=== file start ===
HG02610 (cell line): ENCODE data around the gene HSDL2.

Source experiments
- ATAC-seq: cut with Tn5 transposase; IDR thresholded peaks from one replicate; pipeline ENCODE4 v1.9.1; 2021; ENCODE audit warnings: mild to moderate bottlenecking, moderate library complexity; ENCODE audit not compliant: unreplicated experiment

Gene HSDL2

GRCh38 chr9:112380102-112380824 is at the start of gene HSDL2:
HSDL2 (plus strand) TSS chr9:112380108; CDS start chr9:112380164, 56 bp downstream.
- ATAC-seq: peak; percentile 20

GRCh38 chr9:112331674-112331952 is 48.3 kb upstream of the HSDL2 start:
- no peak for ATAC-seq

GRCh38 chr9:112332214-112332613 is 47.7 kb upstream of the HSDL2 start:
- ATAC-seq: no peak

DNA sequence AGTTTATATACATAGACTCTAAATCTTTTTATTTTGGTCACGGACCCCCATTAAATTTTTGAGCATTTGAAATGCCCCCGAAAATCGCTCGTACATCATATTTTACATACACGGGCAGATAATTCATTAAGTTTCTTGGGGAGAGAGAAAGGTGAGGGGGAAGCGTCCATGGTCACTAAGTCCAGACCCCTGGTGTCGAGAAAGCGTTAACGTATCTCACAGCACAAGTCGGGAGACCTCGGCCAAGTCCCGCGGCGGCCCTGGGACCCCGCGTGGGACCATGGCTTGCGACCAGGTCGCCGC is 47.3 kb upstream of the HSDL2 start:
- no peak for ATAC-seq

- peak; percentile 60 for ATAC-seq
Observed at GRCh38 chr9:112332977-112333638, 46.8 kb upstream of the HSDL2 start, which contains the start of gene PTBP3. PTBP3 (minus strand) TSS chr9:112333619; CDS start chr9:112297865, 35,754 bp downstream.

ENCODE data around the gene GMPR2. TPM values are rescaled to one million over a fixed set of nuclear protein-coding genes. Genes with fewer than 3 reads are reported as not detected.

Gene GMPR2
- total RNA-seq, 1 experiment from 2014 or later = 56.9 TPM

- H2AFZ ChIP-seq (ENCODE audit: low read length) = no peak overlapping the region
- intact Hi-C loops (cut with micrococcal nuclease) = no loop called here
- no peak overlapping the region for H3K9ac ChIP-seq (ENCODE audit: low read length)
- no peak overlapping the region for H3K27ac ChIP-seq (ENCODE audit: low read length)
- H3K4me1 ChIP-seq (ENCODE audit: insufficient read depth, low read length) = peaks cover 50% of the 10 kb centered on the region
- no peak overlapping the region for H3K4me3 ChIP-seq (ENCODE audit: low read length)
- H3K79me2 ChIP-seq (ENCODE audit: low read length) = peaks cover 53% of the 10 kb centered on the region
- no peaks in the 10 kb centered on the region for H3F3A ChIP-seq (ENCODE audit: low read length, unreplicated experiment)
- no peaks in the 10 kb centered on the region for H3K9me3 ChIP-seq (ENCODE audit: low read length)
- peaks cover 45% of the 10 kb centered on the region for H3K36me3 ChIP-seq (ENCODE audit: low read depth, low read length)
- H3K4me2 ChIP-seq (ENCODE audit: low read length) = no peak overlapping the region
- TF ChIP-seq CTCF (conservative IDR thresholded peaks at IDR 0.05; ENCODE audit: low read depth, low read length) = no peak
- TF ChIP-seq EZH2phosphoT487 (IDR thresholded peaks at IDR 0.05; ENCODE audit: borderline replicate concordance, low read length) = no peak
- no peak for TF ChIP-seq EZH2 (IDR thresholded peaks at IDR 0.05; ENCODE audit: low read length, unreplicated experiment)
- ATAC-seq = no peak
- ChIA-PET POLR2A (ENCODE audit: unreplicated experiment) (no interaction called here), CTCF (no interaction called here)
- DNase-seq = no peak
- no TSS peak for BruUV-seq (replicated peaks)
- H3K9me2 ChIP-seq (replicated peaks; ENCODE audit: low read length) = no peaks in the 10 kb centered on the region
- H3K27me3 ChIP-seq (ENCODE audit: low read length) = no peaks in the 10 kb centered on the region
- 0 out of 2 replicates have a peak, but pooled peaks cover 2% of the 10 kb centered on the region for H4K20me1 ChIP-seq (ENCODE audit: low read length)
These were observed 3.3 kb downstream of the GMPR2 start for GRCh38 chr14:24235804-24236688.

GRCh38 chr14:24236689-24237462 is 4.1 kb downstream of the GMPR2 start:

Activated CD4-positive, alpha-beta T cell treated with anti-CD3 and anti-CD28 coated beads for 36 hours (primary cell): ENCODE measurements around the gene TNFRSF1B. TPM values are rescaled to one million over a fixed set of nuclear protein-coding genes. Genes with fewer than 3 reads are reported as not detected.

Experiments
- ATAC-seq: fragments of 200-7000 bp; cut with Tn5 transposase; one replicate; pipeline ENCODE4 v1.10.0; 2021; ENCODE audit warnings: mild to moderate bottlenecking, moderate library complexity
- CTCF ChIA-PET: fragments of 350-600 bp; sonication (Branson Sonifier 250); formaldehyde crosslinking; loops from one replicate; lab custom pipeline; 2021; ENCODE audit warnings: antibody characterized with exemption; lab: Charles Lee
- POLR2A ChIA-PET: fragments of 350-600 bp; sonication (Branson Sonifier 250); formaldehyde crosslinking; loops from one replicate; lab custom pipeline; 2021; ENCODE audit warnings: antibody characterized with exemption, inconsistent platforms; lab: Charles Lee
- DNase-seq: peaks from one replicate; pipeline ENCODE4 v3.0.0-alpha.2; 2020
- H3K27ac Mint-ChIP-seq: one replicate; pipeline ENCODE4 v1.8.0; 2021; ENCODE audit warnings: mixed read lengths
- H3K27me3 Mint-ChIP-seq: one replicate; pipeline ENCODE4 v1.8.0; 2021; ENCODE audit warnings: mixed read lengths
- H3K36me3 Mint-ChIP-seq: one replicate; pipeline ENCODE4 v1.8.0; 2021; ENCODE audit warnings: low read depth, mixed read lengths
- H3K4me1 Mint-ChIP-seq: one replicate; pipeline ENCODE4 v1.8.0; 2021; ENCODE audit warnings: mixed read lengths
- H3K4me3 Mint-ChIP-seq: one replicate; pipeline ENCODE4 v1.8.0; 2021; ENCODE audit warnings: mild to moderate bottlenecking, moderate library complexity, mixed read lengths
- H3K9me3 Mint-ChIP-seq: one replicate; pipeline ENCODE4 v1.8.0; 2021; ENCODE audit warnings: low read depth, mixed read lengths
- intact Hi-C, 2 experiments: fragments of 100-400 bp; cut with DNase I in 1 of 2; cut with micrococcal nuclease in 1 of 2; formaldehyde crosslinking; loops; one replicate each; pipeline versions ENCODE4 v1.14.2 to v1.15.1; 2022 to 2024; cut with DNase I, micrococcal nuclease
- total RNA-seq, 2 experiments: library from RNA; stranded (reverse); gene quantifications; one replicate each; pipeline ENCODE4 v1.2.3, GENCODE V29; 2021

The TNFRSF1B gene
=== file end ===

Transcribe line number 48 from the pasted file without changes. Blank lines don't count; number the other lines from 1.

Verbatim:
- H3K27ac Mint-ChIP-seq: one replicate; pipeline ENCODE4 v1.8.0; 2021; ENCODE audit warnings: mixed read lengths